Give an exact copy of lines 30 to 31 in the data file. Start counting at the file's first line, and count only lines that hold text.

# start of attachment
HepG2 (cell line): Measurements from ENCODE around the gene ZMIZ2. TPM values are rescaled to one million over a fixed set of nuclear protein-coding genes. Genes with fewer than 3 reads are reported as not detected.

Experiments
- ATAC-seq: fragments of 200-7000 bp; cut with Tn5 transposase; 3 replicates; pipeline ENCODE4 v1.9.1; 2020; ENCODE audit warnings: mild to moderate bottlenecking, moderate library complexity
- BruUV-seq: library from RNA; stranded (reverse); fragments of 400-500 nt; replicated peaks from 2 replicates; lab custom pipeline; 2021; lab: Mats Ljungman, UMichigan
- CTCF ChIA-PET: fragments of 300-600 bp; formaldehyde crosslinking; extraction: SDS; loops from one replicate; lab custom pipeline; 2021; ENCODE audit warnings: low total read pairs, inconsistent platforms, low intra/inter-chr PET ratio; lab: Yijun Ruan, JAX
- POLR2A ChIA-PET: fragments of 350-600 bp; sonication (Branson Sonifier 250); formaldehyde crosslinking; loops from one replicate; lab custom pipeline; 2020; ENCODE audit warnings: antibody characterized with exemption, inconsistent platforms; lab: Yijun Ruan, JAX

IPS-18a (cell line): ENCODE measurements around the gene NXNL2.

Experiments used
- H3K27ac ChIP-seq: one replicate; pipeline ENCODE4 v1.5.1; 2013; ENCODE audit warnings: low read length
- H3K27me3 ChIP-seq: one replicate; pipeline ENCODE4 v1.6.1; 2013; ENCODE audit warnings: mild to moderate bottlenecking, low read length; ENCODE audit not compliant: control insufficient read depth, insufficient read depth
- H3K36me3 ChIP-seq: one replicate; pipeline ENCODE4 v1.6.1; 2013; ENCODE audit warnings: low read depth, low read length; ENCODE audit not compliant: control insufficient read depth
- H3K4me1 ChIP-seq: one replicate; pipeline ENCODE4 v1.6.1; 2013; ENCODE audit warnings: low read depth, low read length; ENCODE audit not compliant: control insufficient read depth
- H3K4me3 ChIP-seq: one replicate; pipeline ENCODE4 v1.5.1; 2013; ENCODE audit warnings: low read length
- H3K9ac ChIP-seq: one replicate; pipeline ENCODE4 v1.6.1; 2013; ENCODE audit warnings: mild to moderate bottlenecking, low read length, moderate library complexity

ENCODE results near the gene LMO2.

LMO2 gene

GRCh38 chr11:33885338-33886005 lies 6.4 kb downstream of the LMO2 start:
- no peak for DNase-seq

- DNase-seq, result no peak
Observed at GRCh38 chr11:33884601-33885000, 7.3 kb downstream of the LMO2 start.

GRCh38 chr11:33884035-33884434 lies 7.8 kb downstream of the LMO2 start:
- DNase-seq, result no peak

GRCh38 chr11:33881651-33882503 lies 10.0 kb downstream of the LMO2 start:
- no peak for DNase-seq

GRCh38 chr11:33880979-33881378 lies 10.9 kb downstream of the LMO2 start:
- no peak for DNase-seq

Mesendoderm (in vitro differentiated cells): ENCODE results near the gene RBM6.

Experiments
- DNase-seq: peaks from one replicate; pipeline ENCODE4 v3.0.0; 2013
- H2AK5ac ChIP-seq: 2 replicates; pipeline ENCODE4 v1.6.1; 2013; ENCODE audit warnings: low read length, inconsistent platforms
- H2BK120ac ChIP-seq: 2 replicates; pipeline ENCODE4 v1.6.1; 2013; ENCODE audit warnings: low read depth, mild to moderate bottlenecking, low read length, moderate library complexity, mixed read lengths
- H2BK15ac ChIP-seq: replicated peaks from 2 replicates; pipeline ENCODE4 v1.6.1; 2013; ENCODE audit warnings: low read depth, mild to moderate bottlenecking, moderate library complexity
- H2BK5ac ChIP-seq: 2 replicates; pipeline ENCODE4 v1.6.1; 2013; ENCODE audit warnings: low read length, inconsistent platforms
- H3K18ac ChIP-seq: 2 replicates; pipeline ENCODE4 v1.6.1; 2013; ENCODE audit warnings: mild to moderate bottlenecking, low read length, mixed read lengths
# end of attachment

- H2AK5ac ChIP-seq: 2 replicates; pipeline ENCODE4 v1.6.1; 2013; ENCODE audit warnings: low read length, inconsistent platforms
- H2BK120ac ChIP-seq: 2 replicates; pipeline ENCODE4 v1.6.1; 2013; ENCODE audit warnings: low read depth, mild to moderate bottlenecking, low read length, moderate library complexity, mixed read lengths